Cloud adoption is growing exponentially. However, if you ask business owners, IT professionals and others who work in the IT industry, you might hear different opinions of what it takes to move data over to the cloud. The challenge is deciphering truth from fiction. Don’t let that stop you, because if you’re considering moving your enterprise-level business to the cloud, you’re in good company. But first, you should know the facts. Let’s dive in and banish the top 6 myths of cloud adoption so that we can truly understand the realities of cloud adoption.
Myth 1- Security Is a Problem on the Cloud
The realities: The cloud may be more secure than any private network. That’s because a cloud provider has IT teams dedicated to securing their network and their client’s data. Security is a fundamental aspect of their business. They strive to implement the most sophisticated techniques that utilize technology advanced firewalls and encryption methods to ward off outside threats.
By contrast, a business’s on-premise IT staff must try to keep up with the threats all by themselves. Businesses that migrate to the cloud have that extra security muscle that the cloud provider offers.
Myth 2 – A Public Cloud Is Enough to Meet All of Your Business Needs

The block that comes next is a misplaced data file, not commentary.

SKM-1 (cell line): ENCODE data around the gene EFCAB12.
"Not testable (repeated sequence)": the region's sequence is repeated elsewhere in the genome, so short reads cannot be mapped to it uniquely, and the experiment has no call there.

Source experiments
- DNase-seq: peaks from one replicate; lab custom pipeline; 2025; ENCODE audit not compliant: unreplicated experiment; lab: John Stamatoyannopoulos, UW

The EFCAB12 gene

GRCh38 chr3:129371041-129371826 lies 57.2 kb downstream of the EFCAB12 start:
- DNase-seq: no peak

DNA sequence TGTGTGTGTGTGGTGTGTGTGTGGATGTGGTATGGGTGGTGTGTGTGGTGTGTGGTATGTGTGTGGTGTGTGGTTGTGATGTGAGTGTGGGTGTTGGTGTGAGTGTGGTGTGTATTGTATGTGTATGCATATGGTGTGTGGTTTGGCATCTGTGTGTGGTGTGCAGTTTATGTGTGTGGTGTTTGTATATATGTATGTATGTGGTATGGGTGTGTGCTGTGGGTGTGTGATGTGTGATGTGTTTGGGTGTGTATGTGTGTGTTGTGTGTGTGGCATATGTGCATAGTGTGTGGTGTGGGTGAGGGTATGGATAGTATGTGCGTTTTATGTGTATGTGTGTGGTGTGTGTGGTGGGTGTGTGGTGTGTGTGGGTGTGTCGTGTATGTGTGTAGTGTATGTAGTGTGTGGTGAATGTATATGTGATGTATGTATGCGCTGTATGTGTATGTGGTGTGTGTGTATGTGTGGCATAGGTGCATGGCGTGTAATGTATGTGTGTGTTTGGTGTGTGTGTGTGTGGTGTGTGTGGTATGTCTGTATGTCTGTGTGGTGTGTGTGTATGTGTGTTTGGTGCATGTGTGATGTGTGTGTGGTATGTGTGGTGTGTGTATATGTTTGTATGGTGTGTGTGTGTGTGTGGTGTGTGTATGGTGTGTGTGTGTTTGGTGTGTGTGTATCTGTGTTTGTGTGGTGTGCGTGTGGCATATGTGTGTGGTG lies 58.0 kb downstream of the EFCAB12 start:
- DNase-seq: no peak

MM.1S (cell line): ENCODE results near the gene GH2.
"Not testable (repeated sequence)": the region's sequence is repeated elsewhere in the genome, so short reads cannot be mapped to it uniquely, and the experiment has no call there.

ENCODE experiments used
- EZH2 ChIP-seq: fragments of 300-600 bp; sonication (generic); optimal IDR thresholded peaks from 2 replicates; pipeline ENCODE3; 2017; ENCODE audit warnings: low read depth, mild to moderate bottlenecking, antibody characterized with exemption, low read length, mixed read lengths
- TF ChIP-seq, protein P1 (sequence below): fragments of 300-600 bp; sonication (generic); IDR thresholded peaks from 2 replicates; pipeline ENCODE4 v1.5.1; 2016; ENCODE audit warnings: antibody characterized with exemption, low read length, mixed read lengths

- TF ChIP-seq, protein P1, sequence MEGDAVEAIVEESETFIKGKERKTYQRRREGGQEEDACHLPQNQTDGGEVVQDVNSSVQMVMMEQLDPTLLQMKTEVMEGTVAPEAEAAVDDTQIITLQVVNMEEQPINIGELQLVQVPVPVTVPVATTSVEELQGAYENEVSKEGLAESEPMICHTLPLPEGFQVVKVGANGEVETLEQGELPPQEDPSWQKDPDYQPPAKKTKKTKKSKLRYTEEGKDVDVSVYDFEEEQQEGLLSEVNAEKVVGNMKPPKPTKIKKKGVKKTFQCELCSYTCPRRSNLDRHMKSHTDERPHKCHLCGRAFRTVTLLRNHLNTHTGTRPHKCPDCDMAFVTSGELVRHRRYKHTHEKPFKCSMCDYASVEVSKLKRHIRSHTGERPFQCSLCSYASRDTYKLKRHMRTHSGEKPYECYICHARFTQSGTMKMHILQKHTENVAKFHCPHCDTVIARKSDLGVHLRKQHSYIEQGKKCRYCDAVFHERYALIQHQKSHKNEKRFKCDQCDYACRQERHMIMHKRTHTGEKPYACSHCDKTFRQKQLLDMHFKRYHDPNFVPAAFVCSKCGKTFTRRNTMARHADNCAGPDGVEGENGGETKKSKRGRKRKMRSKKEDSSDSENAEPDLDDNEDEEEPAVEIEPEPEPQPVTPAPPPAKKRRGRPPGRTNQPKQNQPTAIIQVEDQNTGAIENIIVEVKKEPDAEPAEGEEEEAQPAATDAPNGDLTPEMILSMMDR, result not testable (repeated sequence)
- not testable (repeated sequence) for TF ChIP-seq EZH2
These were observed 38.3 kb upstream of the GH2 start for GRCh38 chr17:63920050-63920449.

The realities: Businesses need a combination of structures to remain operational. Take the hybrid cloud solution, for example. It consists of a public cloud, private cloud, and hardware/software infrastructure made specifically for the hybrid model. A private cloud is needed as all enterprises have proprietary data they’ll want to be accessed only by those given exclusive permissions. Therefore, data migration will always be selective on a public cloud.
It’s also important to realize that some programs aren’t cloud-capable. Legacy, on-premise applications might not permit moving to the cloud due to how they were coded. Moreover, existing security contracts sometimes disallow shifting an application to the cloud due to its data sensitivity.
Myth 3 – Enterprises Can Leave All the Security Tasks to the Cloud Provider
The cloud provider does a lot to enhance security, but there’s a false sense of absolute security when a business doesn’t do what it can to secure devices on its end. For instance, security training should be mandatory for all employees. Data transmission rules, login sharing prohibition, phishing recognition, and preventing account thefts are all topics to be covered in on-site training sessions.
In addition, businesses must tie up loose ends when a vendor relationship terminates or an employee leaves the company. They can do this by removing access to their accounts to keep data secure. Realizing the role of the cloud provider, which is not a company employee, is vital too. By using a cloud provider, businesses can thrive by being better able to focus on reaching goals.
Myth 4 – Industry Compliance Regulations Can’t Be Met on the Cloud